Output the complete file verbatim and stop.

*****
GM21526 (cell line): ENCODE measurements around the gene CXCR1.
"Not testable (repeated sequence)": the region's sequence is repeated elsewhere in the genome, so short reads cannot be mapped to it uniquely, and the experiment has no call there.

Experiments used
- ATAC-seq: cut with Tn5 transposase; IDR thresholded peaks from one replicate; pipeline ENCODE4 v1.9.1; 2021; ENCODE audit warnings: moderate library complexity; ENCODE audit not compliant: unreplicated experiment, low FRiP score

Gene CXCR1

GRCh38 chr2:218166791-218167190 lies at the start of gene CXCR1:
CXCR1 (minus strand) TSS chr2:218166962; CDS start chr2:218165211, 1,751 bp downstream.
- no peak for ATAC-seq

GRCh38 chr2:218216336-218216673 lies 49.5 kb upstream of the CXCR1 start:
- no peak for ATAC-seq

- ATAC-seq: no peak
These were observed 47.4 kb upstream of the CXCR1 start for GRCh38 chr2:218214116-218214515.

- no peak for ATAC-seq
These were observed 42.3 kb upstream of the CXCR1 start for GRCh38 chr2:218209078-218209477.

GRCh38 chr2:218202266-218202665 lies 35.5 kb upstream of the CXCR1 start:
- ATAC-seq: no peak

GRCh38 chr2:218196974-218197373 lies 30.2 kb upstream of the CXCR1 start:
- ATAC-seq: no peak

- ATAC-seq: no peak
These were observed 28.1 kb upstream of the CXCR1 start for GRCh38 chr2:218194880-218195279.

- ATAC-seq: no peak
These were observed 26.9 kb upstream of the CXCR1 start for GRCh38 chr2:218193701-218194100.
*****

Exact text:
GM21526 (cell line): ENCODE measurements around the gene CXCR1.
"Not testable (repeated sequence)": the region's sequence is repeated elsewhere in the genome, so short reads cannot be mapped to it uniquely, and the experiment has no call there.

Experiments used
- ATAC-seq: cut with Tn5 transposase; IDR thresholded peaks from one replicate; pipeline ENCODE4 v1.9.1; 2021; ENCODE audit warnings: moderate library complexity; ENCODE audit not compliant: unreplicated experiment, low FRiP score

Gene CXCR1

GRCh38 chr2:218166791-218167190 lies at the start of gene CXCR1:
CXCR1 (minus strand) TSS chr2:218166962; CDS start chr2:218165211, 1,751 bp downstream.
- no peak for ATAC-seq

GRCh38 chr2:218216336-218216673 lies 49.5 kb upstream of the CXCR1 start:
- no peak for ATAC-seq

- ATAC-seq: no peak
These were observed 47.4 kb upstream of the CXCR1 start for GRCh38 chr2:218214116-218214515.

- no peak for ATAC-seq
These were observed 42.3 kb upstream of the CXCR1 start for GRCh38 chr2:218209078-218209477.

GRCh38 chr2:218202266-218202665 lies 35.5 kb upstream of the CXCR1 start:
- ATAC-seq: no peak

GRCh38 chr2:218196974-218197373 lies 30.2 kb upstream of the CXCR1 start:
- ATAC-seq: no peak

- ATAC-seq: no peak
These were observed 28.1 kb upstream of the CXCR1 start for GRCh38 chr2:218194880-218195279.

- ATAC-seq: no peak
These were observed 26.9 kb upstream of the CXCR1 start for GRCh38 chr2:218193701-218194100.